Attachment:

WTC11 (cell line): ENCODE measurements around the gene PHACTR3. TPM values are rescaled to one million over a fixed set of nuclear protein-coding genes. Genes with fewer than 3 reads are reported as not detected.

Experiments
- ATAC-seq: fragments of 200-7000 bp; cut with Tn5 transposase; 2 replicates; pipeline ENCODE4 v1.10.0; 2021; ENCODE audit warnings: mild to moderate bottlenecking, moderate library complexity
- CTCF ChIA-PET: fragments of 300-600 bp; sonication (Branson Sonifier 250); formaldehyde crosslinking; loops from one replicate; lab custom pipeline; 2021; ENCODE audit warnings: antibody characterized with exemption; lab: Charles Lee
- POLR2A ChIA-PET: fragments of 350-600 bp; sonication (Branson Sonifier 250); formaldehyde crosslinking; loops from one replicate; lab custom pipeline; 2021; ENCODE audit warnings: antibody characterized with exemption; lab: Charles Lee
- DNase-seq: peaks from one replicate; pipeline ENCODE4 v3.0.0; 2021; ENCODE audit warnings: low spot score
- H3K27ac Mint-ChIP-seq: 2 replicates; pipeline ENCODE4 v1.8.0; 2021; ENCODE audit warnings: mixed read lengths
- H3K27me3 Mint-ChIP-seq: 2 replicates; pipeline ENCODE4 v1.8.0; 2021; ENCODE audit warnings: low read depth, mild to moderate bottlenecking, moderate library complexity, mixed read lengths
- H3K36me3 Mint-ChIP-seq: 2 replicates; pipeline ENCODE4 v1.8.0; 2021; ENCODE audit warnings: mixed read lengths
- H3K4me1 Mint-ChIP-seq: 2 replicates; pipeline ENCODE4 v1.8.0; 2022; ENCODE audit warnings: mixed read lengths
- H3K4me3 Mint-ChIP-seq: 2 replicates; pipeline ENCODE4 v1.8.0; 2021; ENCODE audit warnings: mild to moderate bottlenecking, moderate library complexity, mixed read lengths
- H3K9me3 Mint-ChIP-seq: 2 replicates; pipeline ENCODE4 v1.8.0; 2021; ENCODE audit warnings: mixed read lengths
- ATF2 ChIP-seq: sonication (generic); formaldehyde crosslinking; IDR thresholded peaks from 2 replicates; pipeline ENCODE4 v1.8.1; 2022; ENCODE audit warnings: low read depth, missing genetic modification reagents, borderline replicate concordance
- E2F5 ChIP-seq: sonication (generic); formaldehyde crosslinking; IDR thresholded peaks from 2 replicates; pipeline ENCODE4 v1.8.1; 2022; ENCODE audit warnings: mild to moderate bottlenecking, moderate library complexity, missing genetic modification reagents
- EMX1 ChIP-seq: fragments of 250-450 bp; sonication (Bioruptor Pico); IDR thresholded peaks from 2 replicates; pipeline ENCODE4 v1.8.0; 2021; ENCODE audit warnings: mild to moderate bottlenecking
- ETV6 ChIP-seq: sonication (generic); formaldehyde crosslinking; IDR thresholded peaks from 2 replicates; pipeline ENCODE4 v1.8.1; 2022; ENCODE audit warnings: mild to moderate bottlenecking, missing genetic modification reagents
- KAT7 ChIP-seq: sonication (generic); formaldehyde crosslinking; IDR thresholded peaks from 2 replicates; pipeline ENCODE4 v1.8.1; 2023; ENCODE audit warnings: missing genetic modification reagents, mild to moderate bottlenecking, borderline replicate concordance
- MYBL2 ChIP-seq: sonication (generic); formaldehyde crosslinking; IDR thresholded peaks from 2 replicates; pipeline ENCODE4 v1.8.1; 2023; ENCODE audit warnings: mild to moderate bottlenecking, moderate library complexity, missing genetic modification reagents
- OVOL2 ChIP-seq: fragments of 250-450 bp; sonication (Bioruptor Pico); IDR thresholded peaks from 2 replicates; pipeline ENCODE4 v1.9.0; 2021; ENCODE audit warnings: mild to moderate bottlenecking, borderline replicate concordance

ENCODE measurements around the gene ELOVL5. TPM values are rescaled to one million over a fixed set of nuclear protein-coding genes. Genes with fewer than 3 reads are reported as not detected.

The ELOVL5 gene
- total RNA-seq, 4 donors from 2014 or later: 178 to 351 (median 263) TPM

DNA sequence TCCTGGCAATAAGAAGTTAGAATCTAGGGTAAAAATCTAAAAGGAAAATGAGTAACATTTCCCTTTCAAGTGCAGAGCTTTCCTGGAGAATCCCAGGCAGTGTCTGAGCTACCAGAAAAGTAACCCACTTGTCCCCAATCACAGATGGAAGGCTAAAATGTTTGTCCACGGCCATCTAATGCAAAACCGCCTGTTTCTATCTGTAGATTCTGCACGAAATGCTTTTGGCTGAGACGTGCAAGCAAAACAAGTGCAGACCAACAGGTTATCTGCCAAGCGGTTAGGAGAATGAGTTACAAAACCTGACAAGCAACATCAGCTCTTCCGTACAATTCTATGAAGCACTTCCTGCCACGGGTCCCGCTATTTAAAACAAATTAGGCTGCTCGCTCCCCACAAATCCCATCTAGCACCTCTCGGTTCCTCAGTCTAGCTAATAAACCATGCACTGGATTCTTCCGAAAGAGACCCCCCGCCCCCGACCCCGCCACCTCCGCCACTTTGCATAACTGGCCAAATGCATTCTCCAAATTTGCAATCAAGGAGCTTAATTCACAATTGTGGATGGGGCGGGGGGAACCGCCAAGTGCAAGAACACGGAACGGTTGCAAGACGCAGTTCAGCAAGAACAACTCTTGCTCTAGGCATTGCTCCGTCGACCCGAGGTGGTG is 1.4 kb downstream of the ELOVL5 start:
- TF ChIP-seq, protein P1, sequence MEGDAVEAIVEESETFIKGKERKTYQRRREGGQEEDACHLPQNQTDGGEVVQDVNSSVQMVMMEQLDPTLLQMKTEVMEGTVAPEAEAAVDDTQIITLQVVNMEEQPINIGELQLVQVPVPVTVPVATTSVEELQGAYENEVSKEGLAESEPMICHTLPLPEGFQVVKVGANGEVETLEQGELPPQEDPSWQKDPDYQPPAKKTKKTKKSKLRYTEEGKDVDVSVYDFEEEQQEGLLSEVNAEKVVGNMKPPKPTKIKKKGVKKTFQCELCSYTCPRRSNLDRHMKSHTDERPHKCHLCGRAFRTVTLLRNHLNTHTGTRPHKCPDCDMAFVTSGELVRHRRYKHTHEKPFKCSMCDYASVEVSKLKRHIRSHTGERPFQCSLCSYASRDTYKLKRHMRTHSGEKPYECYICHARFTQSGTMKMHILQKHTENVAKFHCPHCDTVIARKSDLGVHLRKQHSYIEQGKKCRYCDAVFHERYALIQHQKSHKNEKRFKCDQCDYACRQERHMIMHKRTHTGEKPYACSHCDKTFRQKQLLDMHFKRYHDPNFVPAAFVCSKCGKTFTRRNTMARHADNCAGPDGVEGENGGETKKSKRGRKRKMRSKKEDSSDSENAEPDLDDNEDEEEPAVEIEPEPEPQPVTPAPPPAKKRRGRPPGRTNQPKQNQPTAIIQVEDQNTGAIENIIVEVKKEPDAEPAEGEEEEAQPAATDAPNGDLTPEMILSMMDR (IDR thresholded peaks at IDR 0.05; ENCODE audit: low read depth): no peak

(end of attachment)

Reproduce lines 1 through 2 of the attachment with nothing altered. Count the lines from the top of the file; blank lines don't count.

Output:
WTC11 (cell line): ENCODE measurements around the gene PHACTR3. TPM values are rescaled to one million over a fixed set of nuclear protein-coding genes. Genes with fewer than 3 reads are reported as not detected.

Experiments